Although guests couldn’t enjoy this year’s prestigious Sleep + Eat event, a guided tour of the lounge bar hints at how the layout of bars might change over the next few years.
Exhibitors revealed products via an online booth as the event organizers hosted online conferences to discuss important industry topics. In addition, they provided virtual tours of various hotels and spaces.
Since none of us could enjoy attending the ‘physical’ fair this year, we took a virtual tour of the event lounge bar where we, no doubt, would have overheard a countless number of interesting conversations and had the opportunity to chat with industry leaders.
Social distancing is the key term for the year 2020. Yet human beings are social creatures. The team at Atellior, responsible for the lounge bar, wanted to find a way to avoid this unnatural order.
“We wanted to avoid the word ‘social’ because now more than ever, people need to be socially connected. What we need to do is be physically distant,” said Una Barac, Founder and Executive Director, Atellior.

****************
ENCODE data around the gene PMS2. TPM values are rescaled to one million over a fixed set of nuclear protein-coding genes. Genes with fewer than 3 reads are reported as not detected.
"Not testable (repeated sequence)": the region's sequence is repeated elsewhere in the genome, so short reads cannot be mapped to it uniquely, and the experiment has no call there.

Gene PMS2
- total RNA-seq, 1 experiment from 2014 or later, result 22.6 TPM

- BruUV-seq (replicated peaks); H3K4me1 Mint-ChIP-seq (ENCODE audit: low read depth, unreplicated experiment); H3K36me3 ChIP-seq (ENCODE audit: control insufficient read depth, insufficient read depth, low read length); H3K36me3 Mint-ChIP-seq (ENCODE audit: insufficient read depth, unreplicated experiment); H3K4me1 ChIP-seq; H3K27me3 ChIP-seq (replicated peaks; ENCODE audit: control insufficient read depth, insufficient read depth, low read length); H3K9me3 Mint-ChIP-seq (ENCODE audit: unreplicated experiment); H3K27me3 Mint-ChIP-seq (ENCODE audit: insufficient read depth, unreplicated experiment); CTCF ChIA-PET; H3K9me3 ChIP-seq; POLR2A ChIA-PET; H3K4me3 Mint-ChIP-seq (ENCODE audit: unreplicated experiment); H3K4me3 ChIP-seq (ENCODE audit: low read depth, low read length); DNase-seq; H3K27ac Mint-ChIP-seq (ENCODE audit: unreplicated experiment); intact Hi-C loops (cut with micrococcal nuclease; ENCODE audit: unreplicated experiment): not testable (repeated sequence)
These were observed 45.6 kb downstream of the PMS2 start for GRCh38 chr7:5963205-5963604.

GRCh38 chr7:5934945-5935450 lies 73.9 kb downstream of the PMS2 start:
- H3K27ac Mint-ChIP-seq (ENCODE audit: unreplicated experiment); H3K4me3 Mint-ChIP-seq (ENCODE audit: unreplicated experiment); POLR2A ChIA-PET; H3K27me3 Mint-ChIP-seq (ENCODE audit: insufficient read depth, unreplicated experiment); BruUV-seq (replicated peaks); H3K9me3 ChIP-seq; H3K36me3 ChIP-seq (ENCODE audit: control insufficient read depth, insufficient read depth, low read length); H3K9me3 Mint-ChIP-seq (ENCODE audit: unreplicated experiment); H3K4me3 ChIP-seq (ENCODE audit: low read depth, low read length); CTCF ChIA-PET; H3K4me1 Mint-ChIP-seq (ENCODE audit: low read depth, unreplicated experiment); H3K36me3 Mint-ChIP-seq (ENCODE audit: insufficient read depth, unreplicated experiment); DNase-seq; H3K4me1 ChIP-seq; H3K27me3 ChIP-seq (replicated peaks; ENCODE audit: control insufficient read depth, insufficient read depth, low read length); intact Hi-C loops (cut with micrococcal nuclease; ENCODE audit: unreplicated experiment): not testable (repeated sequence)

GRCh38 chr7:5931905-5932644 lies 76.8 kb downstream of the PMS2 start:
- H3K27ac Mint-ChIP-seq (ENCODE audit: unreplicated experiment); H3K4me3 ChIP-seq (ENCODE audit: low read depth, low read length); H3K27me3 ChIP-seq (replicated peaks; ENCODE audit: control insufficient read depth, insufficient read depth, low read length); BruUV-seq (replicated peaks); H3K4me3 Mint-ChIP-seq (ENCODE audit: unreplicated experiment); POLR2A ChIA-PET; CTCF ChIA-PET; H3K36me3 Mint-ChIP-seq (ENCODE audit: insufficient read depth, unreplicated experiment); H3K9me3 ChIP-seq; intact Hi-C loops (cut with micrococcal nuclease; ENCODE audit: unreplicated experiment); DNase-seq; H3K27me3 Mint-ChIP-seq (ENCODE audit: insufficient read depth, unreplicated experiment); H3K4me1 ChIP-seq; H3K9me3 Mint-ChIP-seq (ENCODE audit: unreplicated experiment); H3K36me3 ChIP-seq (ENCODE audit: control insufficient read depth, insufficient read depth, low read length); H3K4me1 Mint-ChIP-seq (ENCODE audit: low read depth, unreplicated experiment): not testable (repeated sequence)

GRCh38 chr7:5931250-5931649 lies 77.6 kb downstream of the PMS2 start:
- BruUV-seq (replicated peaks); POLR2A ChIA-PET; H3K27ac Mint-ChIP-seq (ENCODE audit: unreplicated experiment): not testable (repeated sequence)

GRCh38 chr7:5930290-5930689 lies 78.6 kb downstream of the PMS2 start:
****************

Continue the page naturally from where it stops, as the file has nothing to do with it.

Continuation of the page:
Their goal was to design a bar concept in which people could enjoy socializing while being “safe” during and after the pandemic.
The bar is the focal point and out of the center of it comes a fern tree that purifies the air, which is not only a very good idea in terms of health, but it also “reminds us to be kinder to nature,” according to Barac.
Screenshot of the Lounge Bar during a virtual tour during the Sleep + Eat event. Images credited by the visualizers Fumo.
The bar has a few barstools around it but they’re fixed so that guests can’t move around with them.
“The idea is to have ample space all around for people to comfortably enjoy a drink at the bar.”
There’s a lounge area on the left side of the space with several zones for small groups of people so they don’t feel like they’re on top of one another.
Behind the bar is a wall called the night garden with garden-like wallpaper, several mirrors and beautiful lighting.
“In our work zone”, on the right side of the bar, “we’ve got a number of different seating styles which mark different activities.”
On the other side of the work zone, is the bistro zone. The booths allow for smaller groups of 4 to 5 people to enjoy a meal together, while the two-tops offer a one-on-one.
On the floor, throughout the entire space, they have the two-meter markers in gold as a “subtle” reminder to keep physical distance between one another.